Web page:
Foreign ownership has become an increasingly ubiquitous proposition in France in the last few years; Paris Saint-Germain are of course at the forefront of this trend, with billions invested in transfer fees and wages. Monaco, with Dmitry Rybolovlev at the helm, also held considerable ambitions, before switching to a more cost-conscious model following a change in philosophy. More recently, there have been American-led takeovers at both Marseille and Bordeaux, while Lyon have also received Chinese investment.
Those injections have seen the clubs improve in sporting ambition, more or less; Marseille have spent heavily in the transfer market, and Lyon have opened an impressive new stadium. The jury is still out on the scope and aspirations of the Bordeaux project as the owners seek to come to grips with the nature of football in France, but the early signs are promising. Despite frustrations on the part of Marseille fans, there is no doubt that despite their recent struggles, none of them (or those of Monaco) would trade their European adventures for skulking about on the fringes of the top five domestically.
While these clubs have clearly benefitted from the largesse of their owners, there has emerged in recent times, and exception to this, in the form of Chien Lee and his involvement with OGC Nice. In Lee’s first season of ownership, Nice were a delight to watch under Lucien Favre, leading the league for much of the season’s first half before wilting under the pressure of Monaco and PSG, eventually finishing third. After beating Ajax in impressive fashion the following summer, Nice were knocked out of the Champions’ League but still seemed to have some ambition, bringing in the likes of Allan Saint-Maximin before finishing just a point off the European places.
Last summer seemed a different proposition, however, as the departure of Lucien Favre hastened a mass exodus including Alassane Pléa, Jean Michaël Seri, and the underrated Arnaud Souquet, leaving Dante and Wylan Cyprien as the only holdovers. That money was hardly reinvested in any significant fashion, however; Christophe Hérelle has impressed in defence since joining from Nice, and Youcef Atal has similarly looked a canny buy, but Danilo and Myziane Maolida, the latter’s injury notwithstanding, have hardly looked worth the combined €15m that the club spent on them. Patrick Vieira has gotten a tune from his young squad defensively, as this weekend’s draw with PSG underlines, but one has to wonder how much better Nice’s placement could be with a decent attack ahead the league’s second-best defence.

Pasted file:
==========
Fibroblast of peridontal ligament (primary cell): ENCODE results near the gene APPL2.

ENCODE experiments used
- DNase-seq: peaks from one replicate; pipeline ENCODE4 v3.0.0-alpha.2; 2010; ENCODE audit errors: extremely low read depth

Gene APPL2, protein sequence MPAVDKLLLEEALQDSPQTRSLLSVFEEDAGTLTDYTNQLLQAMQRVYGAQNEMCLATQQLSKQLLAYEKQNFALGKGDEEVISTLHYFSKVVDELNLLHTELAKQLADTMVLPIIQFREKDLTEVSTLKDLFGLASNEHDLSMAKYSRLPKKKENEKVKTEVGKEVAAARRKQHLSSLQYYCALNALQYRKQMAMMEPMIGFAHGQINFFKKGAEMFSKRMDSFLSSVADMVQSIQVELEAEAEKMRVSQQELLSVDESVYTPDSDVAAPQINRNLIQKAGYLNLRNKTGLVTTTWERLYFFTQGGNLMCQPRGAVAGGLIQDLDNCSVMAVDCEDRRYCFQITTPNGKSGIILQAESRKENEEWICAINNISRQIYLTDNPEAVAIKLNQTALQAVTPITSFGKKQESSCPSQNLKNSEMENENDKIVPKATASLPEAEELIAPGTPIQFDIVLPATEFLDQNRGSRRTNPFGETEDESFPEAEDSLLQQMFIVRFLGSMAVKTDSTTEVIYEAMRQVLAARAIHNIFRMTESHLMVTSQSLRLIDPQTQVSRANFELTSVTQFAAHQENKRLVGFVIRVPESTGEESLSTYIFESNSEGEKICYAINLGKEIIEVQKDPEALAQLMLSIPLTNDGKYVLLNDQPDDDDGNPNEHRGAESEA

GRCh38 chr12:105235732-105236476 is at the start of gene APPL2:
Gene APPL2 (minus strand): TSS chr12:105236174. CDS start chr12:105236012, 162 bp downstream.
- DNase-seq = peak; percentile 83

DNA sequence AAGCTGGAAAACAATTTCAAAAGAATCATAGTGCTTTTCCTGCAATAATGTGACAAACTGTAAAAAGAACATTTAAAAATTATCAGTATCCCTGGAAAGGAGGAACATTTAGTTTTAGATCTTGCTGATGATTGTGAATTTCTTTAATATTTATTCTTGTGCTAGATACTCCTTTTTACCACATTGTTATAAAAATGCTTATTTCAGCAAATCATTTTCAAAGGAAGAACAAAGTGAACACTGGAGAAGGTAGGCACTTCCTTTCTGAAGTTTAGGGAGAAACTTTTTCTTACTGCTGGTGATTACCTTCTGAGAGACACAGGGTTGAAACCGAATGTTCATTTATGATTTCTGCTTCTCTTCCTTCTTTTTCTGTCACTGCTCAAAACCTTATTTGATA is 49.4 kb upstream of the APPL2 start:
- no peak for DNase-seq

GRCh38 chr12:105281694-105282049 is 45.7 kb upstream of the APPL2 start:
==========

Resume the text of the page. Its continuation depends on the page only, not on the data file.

All of this has led to growing unrest within the club’s fanbase, with La Populaire Sud, the club’s main ultras group rightly accusing Lee and his associates of lacking sporting ambition. This has been painted in a particularly harsh light owing to recent interest on the part of British billionaire Jim Ratcliffe. Ratcliffe’s INEOS Group has expressed interest in buying Nice, but according to Nice-Matin, Lee is refusing his advances, even in light of an offer reportedly in the neighbourhood of €100m. This is, of course, in keeping with an interview Lee conducted with the club’s website some two months ago, averring that, “We haven’t planned our departure. It’s a special investment for me. It could be even longer than we might imagine. Five, 10 years, maybe more. The goal is really to be here for the long-term.”
Nice are an attractive asset, with a sparkling new stadium and training ground, a hospitable climate, and while one can certainly understand Lee’s desire to hold on to the club, particularly as Ligue 1 prepares to enter into a new, considerably more lucrative television deal, and seeks to expand its global reach in Asia, his reticence to spend money on players pales in comparison to more recent alleged financial skulduggery.
Reports emerging from Challenges this week reveal that Lee forced the club to take a €22m loan in December, at the usurious rate of 9%. After failing to secure said loan through an American source, Paul Conway, a minority investor, put forward the Luxembourg-based firm Thalos as a potential avenue, and it was duly granted. However, Thalos itself sits on some rather dubious moral and legal ground; last year two Swiss media groups had filed a legal complaint against Thalos in a bankruptcy case relating to Swiss advertising giant Publicitas, as reported by Swiss outlet Le Temps. The upshot of their case was some (again) rather uncommon language that would transfer the assets of the loanee to the lender in the event that the loan could not be paid within the agreed-upon terms.